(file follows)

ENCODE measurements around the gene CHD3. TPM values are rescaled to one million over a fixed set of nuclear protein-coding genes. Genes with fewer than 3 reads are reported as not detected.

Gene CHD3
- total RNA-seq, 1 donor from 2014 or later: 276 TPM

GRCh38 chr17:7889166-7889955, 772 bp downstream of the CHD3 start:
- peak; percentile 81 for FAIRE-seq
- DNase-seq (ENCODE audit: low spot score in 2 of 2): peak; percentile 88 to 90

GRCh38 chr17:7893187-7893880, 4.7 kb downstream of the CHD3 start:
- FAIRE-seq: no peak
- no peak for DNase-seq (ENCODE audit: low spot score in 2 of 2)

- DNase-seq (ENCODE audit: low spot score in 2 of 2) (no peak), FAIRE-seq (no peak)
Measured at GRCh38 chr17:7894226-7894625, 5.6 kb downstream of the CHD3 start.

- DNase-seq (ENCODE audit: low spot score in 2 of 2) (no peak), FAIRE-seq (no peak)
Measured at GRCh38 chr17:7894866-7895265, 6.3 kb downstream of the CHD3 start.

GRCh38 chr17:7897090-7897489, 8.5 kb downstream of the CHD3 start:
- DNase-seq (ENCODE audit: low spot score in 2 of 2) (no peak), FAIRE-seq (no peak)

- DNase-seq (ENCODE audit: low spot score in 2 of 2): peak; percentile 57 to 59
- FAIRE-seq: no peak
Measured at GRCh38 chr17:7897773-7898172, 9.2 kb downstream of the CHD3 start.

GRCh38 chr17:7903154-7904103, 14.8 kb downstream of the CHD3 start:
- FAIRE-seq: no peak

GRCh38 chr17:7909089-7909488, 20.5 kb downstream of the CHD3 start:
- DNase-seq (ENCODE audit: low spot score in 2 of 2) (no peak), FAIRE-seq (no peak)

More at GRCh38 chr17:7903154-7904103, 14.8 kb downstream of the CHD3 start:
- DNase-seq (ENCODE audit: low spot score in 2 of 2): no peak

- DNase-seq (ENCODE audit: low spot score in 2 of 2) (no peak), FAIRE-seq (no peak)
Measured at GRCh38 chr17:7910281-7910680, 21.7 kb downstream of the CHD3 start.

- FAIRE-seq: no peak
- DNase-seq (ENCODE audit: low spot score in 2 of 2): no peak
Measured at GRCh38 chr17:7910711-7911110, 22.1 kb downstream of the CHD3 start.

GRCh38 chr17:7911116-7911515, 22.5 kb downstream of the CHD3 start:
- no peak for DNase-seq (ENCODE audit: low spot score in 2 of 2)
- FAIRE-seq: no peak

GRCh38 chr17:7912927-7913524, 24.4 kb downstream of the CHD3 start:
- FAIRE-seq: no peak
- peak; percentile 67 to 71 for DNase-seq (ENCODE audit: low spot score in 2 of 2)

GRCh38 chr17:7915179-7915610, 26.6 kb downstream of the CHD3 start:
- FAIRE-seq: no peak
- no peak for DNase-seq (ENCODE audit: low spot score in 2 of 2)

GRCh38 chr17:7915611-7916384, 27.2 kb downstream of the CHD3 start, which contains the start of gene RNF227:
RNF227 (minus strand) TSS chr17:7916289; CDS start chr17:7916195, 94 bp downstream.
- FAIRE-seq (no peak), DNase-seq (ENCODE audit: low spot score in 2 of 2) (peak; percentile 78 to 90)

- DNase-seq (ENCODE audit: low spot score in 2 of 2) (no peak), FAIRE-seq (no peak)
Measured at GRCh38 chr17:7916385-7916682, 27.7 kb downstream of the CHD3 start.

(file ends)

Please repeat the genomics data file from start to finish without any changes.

ENCODE measurements around the gene CHD3. TPM values are rescaled to one million over a fixed set of nuclear protein-coding genes. Genes with fewer than 3 reads are reported as not detected.

Gene CHD3
- total RNA-seq, 1 donor from 2014 or later: 276 TPM

GRCh38 chr17:7889166-7889955, 772 bp downstream of the CHD3 start:
- peak; percentile 81 for FAIRE-seq
- DNase-seq (ENCODE audit: low spot score in 2 of 2): peak; percentile 88 to 90

GRCh38 chr17:7893187-7893880, 4.7 kb downstream of the CHD3 start:
- FAIRE-seq: no peak
- no peak for DNase-seq (ENCODE audit: low spot score in 2 of 2)

- DNase-seq (ENCODE audit: low spot score in 2 of 2) (no peak), FAIRE-seq (no peak)
Measured at GRCh38 chr17:7894226-7894625, 5.6 kb downstream of the CHD3 start.

- DNase-seq (ENCODE audit: low spot score in 2 of 2) (no peak), FAIRE-seq (no peak)
Measured at GRCh38 chr17:7894866-7895265, 6.3 kb downstream of the CHD3 start.

GRCh38 chr17:7897090-7897489, 8.5 kb downstream of the CHD3 start:
- DNase-seq (ENCODE audit: low spot score in 2 of 2) (no peak), FAIRE-seq (no peak)

- DNase-seq (ENCODE audit: low spot score in 2 of 2): peak; percentile 57 to 59
- FAIRE-seq: no peak
Measured at GRCh38 chr17:7897773-7898172, 9.2 kb downstream of the CHD3 start.

GRCh38 chr17:7903154-7904103, 14.8 kb downstream of the CHD3 start:
- FAIRE-seq: no peak

GRCh38 chr17:7909089-7909488, 20.5 kb downstream of the CHD3 start:
- DNase-seq (ENCODE audit: low spot score in 2 of 2) (no peak), FAIRE-seq (no peak)

More at GRCh38 chr17:7903154-7904103, 14.8 kb downstream of the CHD3 start:
- DNase-seq (ENCODE audit: low spot score in 2 of 2): no peak

- DNase-seq (ENCODE audit: low spot score in 2 of 2) (no peak), FAIRE-seq (no peak)
Measured at GRCh38 chr17:7910281-7910680, 21.7 kb downstream of the CHD3 start.

- FAIRE-seq: no peak
- DNase-seq (ENCODE audit: low spot score in 2 of 2): no peak
Measured at GRCh38 chr17:7910711-7911110, 22.1 kb downstream of the CHD3 start.

GRCh38 chr17:7911116-7911515, 22.5 kb downstream of the CHD3 start:
- no peak for DNase-seq (ENCODE audit: low spot score in 2 of 2)
- FAIRE-seq: no peak

GRCh38 chr17:7912927-7913524, 24.4 kb downstream of the CHD3 start:
- FAIRE-seq: no peak
- peak; percentile 67 to 71 for DNase-seq (ENCODE audit: low spot score in 2 of 2)

GRCh38 chr17:7915179-7915610, 26.6 kb downstream of the CHD3 start:
- FAIRE-seq: no peak
- no peak for DNase-seq (ENCODE audit: low spot score in 2 of 2)

GRCh38 chr17:7915611-7916384, 27.2 kb downstream of the CHD3 start, which contains the start of gene RNF227:
RNF227 (minus strand) TSS chr17:7916289; CDS start chr17:7916195, 94 bp downstream.
- FAIRE-seq (no peak), DNase-seq (ENCODE audit: low spot score in 2 of 2) (peak; percentile 78 to 90)

- DNase-seq (ENCODE audit: low spot score in 2 of 2) (no peak), FAIRE-seq (no peak)
Measured at GRCh38 chr17:7916385-7916682, 27.7 kb downstream of the CHD3 start.